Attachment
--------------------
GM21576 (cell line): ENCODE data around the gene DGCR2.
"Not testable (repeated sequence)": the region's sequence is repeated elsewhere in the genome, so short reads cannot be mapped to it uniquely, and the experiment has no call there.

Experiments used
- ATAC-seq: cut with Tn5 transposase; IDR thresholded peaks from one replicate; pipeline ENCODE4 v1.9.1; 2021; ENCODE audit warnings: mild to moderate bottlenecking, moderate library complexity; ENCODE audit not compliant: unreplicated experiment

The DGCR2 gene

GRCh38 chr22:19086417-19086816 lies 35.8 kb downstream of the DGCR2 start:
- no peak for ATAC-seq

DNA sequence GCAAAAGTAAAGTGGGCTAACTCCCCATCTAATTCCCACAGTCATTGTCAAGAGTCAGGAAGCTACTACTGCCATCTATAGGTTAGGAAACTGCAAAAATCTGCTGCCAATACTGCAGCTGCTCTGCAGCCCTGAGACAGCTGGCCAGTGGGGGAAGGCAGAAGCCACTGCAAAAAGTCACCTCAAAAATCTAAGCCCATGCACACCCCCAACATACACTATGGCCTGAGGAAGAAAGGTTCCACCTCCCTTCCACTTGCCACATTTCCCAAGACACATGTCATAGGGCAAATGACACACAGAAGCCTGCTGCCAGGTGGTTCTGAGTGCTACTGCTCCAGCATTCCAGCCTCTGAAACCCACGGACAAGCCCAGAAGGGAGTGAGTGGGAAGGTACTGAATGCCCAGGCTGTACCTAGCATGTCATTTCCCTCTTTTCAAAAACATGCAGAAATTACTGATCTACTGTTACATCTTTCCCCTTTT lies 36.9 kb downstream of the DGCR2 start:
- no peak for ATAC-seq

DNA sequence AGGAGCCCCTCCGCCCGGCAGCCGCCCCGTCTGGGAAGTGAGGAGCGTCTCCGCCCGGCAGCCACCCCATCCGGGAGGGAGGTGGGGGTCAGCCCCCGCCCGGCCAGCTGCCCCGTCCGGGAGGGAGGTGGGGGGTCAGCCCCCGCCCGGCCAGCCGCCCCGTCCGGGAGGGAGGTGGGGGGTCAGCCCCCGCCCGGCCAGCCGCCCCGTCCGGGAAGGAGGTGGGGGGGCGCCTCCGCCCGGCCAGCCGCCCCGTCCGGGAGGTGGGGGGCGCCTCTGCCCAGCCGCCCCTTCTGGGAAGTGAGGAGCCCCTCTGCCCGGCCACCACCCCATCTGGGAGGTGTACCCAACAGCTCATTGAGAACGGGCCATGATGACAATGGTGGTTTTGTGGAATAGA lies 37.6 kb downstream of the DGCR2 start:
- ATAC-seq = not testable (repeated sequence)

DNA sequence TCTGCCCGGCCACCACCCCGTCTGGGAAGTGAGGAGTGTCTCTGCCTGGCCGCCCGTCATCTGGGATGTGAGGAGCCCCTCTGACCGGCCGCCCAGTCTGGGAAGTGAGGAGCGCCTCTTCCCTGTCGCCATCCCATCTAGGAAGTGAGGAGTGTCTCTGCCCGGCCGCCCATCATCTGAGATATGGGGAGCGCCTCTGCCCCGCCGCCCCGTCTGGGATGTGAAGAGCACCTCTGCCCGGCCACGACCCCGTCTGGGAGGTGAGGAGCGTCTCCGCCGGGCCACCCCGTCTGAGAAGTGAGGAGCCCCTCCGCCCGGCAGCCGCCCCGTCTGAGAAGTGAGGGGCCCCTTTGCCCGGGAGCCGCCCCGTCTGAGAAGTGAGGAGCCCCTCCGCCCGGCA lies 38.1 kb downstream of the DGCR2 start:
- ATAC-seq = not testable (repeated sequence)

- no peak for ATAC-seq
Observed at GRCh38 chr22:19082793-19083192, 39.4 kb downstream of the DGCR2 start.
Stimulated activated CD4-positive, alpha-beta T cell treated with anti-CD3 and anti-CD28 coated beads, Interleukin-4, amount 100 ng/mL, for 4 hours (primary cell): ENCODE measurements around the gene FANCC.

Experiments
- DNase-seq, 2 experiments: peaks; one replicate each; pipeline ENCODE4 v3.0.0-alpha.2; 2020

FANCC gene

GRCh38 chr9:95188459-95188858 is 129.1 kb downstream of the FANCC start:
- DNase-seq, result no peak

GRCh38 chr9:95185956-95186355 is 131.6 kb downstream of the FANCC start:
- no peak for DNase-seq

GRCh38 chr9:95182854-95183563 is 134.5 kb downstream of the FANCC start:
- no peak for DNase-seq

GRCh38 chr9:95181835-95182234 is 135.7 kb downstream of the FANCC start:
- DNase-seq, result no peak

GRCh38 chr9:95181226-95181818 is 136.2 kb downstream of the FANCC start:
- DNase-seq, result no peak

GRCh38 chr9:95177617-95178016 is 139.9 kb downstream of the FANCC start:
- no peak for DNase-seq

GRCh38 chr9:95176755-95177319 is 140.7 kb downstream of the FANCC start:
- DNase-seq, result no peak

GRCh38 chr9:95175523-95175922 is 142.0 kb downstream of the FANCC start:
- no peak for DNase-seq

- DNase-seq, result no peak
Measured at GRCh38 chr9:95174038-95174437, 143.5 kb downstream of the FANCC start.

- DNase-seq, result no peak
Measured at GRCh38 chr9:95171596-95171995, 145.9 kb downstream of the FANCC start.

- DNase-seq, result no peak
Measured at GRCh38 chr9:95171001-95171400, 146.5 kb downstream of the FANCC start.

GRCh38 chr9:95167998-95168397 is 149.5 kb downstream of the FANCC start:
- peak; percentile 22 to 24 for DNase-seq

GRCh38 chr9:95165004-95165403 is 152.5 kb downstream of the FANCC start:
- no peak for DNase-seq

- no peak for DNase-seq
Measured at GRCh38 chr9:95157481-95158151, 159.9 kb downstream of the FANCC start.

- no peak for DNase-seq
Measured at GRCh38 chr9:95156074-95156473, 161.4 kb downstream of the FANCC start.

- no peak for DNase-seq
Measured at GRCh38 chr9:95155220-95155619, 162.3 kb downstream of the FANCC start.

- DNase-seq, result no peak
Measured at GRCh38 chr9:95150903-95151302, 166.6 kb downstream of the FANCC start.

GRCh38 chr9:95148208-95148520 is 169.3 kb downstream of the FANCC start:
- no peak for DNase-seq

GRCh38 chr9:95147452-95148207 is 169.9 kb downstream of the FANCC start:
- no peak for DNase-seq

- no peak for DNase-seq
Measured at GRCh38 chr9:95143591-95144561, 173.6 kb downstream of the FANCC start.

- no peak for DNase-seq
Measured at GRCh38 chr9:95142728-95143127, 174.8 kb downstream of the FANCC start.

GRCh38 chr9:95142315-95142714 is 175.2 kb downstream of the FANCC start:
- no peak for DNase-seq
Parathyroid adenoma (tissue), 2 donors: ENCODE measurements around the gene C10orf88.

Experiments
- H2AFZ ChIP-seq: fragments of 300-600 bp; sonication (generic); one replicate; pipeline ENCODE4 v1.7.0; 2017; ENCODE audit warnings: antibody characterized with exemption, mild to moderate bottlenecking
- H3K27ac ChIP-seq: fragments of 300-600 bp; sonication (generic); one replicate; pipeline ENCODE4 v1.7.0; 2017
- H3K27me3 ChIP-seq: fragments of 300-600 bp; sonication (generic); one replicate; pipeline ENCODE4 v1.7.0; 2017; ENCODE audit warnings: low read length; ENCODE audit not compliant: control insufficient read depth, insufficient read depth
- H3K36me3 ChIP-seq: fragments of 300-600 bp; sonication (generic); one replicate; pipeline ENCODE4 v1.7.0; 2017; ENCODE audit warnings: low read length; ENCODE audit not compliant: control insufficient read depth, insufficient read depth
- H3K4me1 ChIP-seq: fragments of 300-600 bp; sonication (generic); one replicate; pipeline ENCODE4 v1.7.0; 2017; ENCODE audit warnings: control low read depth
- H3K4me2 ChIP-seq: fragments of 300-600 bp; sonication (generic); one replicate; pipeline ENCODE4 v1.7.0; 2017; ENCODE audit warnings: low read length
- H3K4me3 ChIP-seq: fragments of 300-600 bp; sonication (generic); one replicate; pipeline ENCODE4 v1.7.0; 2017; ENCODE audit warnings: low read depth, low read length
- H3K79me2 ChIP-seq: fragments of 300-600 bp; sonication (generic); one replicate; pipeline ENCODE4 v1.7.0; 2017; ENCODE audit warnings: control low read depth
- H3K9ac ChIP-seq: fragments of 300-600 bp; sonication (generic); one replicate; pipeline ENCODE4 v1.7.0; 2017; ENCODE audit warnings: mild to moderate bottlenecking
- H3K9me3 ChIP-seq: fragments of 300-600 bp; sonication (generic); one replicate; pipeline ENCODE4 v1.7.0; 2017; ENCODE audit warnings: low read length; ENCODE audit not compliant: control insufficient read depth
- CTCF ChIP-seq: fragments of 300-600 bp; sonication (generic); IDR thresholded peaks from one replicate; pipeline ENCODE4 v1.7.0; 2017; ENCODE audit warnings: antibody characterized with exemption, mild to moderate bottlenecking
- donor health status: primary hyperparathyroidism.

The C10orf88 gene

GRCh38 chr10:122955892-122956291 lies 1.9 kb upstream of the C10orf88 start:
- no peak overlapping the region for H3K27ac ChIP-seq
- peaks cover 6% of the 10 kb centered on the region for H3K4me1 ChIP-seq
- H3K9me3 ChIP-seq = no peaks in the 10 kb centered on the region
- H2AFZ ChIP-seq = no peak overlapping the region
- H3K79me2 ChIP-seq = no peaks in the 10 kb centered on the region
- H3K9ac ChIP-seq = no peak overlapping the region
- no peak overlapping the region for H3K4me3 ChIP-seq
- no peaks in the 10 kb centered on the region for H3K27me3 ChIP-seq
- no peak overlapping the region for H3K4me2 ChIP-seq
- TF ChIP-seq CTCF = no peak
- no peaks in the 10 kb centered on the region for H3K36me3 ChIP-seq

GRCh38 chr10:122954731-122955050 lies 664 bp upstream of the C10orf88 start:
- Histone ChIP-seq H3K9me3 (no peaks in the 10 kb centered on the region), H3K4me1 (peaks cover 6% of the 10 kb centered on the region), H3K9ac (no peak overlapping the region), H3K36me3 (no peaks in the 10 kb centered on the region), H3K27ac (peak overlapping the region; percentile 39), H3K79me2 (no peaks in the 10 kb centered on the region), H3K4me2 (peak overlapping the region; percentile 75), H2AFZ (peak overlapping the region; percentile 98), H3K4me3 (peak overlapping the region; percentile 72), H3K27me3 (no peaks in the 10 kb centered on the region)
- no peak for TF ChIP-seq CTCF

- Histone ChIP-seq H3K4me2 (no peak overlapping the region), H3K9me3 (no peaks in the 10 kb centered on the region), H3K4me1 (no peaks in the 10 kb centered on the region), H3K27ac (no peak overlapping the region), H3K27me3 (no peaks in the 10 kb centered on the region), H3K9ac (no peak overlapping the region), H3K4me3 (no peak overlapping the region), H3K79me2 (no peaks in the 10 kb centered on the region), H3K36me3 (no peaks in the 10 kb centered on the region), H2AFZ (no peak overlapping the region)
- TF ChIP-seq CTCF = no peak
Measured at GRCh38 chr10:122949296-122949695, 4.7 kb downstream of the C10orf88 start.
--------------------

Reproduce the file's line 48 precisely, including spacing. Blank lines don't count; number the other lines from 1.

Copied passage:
- no peak for DNase-seq